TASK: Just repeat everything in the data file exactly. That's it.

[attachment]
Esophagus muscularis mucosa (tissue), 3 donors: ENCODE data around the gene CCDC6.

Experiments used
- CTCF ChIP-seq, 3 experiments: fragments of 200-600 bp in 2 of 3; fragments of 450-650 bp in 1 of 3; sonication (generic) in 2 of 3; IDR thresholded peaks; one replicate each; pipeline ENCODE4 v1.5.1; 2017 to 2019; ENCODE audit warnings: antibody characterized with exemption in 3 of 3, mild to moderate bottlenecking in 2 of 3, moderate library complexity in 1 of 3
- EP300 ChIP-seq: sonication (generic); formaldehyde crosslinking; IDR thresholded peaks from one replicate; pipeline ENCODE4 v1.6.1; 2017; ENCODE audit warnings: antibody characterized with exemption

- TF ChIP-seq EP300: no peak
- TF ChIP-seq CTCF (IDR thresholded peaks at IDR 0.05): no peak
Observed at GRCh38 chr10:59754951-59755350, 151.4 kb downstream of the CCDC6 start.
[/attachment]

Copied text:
Esophagus muscularis mucosa (tissue), 3 donors: ENCODE data around the gene CCDC6.

Experiments used
- CTCF ChIP-seq, 3 experiments: fragments of 200-600 bp in 2 of 3; fragments of 450-650 bp in 1 of 3; sonication (generic) in 2 of 3; IDR thresholded peaks; one replicate each; pipeline ENCODE4 v1.5.1; 2017 to 2019; ENCODE audit warnings: antibody characterized with exemption in 3 of 3, mild to moderate bottlenecking in 2 of 3, moderate library complexity in 1 of 3
- EP300 ChIP-seq: sonication (generic); formaldehyde crosslinking; IDR thresholded peaks from one replicate; pipeline ENCODE4 v1.6.1; 2017; ENCODE audit warnings: antibody characterized with exemption

- TF ChIP-seq EP300: no peak
- TF ChIP-seq CTCF (IDR thresholded peaks at IDR 0.05): no peak
Observed at GRCh38 chr10:59754951-59755350, 151.4 kb downstream of the CCDC6 start.